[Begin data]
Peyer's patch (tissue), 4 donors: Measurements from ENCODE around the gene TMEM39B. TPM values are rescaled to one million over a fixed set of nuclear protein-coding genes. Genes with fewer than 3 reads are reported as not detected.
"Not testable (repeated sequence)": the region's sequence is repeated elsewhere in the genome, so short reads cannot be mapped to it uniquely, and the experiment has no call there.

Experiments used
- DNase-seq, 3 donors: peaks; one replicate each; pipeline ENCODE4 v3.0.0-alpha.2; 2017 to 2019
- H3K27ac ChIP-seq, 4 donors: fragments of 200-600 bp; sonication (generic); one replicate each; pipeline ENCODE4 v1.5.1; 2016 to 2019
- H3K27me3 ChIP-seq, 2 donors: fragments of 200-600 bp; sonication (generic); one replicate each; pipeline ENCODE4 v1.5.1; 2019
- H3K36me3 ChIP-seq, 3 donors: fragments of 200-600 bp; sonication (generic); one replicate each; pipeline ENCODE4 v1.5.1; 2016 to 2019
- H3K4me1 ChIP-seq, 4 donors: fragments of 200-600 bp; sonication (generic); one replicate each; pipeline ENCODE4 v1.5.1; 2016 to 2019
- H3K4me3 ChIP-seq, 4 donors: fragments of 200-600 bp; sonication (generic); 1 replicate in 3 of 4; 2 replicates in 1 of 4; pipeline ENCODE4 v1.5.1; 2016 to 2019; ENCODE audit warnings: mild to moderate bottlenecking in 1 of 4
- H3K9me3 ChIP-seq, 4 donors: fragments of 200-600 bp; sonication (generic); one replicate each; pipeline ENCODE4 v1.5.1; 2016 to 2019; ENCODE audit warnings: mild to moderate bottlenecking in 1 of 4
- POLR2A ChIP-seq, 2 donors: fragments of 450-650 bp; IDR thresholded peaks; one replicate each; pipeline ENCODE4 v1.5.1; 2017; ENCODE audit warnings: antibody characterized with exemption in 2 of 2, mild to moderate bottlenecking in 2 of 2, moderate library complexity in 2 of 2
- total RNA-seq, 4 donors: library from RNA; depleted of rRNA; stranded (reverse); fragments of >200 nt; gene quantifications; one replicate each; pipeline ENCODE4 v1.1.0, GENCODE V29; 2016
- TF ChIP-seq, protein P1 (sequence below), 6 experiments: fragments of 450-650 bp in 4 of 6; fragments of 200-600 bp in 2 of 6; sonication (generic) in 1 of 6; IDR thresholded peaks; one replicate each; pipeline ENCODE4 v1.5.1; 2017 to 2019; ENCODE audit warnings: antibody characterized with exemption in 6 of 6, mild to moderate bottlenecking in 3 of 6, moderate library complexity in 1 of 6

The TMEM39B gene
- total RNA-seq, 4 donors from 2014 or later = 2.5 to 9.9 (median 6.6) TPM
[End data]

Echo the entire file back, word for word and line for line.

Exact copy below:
Peyer's patch (tissue), 4 donors: Measurements from ENCODE around the gene TMEM39B. TPM values are rescaled to one million over a fixed set of nuclear protein-coding genes. Genes with fewer than 3 reads are reported as not detected.
"Not testable (repeated sequence)": the region's sequence is repeated elsewhere in the genome, so short reads cannot be mapped to it uniquely, and the experiment has no call there.

Experiments used
- DNase-seq, 3 donors: peaks; one replicate each; pipeline ENCODE4 v3.0.0-alpha.2; 2017 to 2019
- H3K27ac ChIP-seq, 4 donors: fragments of 200-600 bp; sonication (generic); one replicate each; pipeline ENCODE4 v1.5.1; 2016 to 2019
- H3K27me3 ChIP-seq, 2 donors: fragments of 200-600 bp; sonication (generic); one replicate each; pipeline ENCODE4 v1.5.1; 2019
- H3K36me3 ChIP-seq, 3 donors: fragments of 200-600 bp; sonication (generic); one replicate each; pipeline ENCODE4 v1.5.1; 2016 to 2019
- H3K4me1 ChIP-seq, 4 donors: fragments of 200-600 bp; sonication (generic); one replicate each; pipeline ENCODE4 v1.5.1; 2016 to 2019
- H3K4me3 ChIP-seq, 4 donors: fragments of 200-600 bp; sonication (generic); 1 replicate in 3 of 4; 2 replicates in 1 of 4; pipeline ENCODE4 v1.5.1; 2016 to 2019; ENCODE audit warnings: mild to moderate bottlenecking in 1 of 4
- H3K9me3 ChIP-seq, 4 donors: fragments of 200-600 bp; sonication (generic); one replicate each; pipeline ENCODE4 v1.5.1; 2016 to 2019; ENCODE audit warnings: mild to moderate bottlenecking in 1 of 4
- POLR2A ChIP-seq, 2 donors: fragments of 450-650 bp; IDR thresholded peaks; one replicate each; pipeline ENCODE4 v1.5.1; 2017; ENCODE audit warnings: antibody characterized with exemption in 2 of 2, mild to moderate bottlenecking in 2 of 2, moderate library complexity in 2 of 2
- total RNA-seq, 4 donors: library from RNA; depleted of rRNA; stranded (reverse); fragments of >200 nt; gene quantifications; one replicate each; pipeline ENCODE4 v1.1.0, GENCODE V29; 2016
- TF ChIP-seq, protein P1 (sequence below), 6 experiments: fragments of 450-650 bp in 4 of 6; fragments of 200-600 bp in 2 of 6; sonication (generic) in 1 of 6; IDR thresholded peaks; one replicate each; pipeline ENCODE4 v1.5.1; 2017 to 2019; ENCODE audit warnings: antibody characterized with exemption in 6 of 6, mild to moderate bottlenecking in 3 of 6, moderate library complexity in 1 of 6

The TMEM39B gene
- total RNA-seq, 4 donors from 2014 or later = 2.5 to 9.9 (median 6.6) TPM